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Electro Scientific falls on glass delays

04 Nov 2013

Supplier of laser microfabrication systems sees 18 per cent wiped off its stock price as demand lull continues.

Shares in the laser microfabrication equipment vendor Electro Scientific Industries (ESI) lost nearly one-fifth of their value, despite the US company reporting quarterly sales near the upper limit of its prior expectations.

For the three months that ended September 28 – the second quarter of ESI’s fiscal year 2014 – the Portland, Oregon, firm posted a net loss of $2.8 million on sales of $59.6 million.

But while those figures represented a significant improvement on the June 2013 quarter, ESI’s stock price was hit as CEO Nick Konidaris told investors that sales would slip back significantly in the current quarter, to just over $40 million.

“Additionally, we expect fiscal [2014] revenues to be down approximately 10 per cent from 2013,” he said.

New glass adoption delayed
Part of the reason for the anticipated slump was, Konidaris said, a lull in demand for ESI’s laser microfabrication equipment resulting from delayed adoption of new types of toughened glass in consumer electronics applications.

With customers also continuing to absorb capacity that they purchased earlier in the year, ESI’s orders in the latest quarter fell to $46.2 million, down from $58.3 million sequentially.

In August, Konidaris had reported the first customer acceptance of ESI’s “DiamondBlaze” system – laser equipment designed to cut the new generation of “ConCore” toughened glass developed by Corning that is expected to find widespread use in touch-screen applications.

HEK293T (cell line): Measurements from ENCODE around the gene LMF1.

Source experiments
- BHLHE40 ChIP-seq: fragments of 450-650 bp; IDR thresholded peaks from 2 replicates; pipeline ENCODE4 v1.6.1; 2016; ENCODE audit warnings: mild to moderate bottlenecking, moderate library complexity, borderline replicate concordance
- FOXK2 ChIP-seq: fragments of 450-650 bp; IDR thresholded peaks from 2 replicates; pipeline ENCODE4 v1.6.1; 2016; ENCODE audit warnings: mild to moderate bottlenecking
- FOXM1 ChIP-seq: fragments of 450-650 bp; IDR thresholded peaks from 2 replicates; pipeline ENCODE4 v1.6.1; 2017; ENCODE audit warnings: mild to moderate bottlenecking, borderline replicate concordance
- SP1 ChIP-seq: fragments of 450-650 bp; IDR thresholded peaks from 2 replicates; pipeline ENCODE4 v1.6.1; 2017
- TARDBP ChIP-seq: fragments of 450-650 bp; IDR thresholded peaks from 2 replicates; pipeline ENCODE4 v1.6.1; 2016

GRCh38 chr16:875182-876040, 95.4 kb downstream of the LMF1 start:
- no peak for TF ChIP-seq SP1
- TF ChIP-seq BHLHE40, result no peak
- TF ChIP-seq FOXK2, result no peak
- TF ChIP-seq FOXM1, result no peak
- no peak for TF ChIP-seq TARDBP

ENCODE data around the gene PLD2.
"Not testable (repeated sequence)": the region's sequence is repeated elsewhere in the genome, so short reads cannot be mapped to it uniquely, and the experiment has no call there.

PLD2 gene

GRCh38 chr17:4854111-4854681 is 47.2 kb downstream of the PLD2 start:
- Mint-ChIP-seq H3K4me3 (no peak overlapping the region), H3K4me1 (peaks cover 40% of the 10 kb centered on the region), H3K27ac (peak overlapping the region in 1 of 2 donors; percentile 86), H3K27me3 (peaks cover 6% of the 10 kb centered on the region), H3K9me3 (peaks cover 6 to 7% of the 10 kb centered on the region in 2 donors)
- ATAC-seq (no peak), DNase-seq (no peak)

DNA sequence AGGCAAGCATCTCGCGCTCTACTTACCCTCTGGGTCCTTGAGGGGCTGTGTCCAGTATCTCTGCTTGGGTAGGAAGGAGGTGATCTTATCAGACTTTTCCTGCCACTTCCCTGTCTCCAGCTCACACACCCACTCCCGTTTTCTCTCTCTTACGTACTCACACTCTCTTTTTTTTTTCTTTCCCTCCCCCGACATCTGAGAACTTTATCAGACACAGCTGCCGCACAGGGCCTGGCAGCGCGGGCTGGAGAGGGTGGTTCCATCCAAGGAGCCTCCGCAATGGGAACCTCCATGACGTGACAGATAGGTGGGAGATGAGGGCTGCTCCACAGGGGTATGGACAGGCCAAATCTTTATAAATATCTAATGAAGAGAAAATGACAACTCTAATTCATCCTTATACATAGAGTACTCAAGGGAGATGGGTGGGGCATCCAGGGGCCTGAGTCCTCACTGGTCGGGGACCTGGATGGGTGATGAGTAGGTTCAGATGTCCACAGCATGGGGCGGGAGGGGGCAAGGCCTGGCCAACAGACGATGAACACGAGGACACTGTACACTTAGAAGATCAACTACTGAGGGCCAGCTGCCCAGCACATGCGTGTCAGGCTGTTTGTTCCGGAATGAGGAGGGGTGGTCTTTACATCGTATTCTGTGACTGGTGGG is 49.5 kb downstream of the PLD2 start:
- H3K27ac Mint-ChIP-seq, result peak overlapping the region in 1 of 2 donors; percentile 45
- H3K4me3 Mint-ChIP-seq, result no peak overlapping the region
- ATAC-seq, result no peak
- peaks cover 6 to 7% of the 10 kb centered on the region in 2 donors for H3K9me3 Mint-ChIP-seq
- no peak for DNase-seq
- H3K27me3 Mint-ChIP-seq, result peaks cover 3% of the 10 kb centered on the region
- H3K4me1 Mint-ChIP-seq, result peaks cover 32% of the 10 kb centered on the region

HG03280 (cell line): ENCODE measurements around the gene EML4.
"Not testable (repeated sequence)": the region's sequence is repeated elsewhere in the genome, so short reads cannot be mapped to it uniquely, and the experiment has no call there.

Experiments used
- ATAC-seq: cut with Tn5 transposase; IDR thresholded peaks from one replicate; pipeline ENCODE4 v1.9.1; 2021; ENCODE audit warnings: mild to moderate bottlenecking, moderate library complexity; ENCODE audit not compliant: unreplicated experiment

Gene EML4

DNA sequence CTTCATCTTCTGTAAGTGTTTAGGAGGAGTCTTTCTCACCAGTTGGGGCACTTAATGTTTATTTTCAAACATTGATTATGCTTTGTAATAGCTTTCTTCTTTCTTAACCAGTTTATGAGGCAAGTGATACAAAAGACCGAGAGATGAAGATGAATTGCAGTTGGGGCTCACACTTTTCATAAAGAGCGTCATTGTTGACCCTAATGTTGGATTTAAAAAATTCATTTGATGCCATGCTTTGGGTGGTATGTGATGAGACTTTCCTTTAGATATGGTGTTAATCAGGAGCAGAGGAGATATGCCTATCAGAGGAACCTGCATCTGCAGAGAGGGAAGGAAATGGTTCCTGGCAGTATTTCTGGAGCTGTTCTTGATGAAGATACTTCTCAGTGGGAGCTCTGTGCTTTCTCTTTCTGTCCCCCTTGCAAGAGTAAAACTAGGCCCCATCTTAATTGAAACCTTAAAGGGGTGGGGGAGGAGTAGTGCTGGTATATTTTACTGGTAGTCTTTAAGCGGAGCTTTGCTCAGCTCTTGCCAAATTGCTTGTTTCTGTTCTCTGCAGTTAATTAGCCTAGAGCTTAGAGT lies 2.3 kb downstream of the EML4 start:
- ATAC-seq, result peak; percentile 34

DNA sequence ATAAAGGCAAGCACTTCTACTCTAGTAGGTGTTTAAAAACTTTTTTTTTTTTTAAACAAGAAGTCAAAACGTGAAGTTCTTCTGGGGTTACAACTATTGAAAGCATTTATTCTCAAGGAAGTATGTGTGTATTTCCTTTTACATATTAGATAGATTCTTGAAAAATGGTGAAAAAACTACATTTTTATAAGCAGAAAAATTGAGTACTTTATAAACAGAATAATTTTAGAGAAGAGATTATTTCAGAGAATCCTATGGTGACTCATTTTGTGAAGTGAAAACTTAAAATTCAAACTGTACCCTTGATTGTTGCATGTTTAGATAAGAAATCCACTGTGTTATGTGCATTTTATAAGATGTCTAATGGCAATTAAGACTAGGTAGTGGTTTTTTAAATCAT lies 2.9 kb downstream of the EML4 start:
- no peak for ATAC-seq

And in an investor conference call to discuss the latest financial results, the CEO said that ESI expects to ship the first ‘Gen6’ tool to a major touch-panel manufacturer before the end of the calendar year.

That would represent the first such glass production tool in the industry, and although the adoption of the new glass by OEMs has been slower than anticipated so far, Konidaris added: “We’re confident that as these next-generation glasses are adopted in the industry over the next several quarters it will drive a significant new revenue opportunity for ESI during the next fiscal year.”

Asked about the delayed adoption of the glass in consumer electronics, the CEO told investors that initial applications of the toughened glass had been earmarked for laptop PCs whose market share has been squeezed by the popularity of tablet devices.

Following the results announcement, ESI’s stock fell by 18 per cent. At the market close on November 1 it was trading at $10 – essentially flat with the start of 2013.

• During the latest quarter, ESI also upped its investment in Massachusetts-based OmniGuide with a $5 million equity purchase. OmniGuide sells a fiber-delivered CO2 laser system that is widely used in microsurgery.

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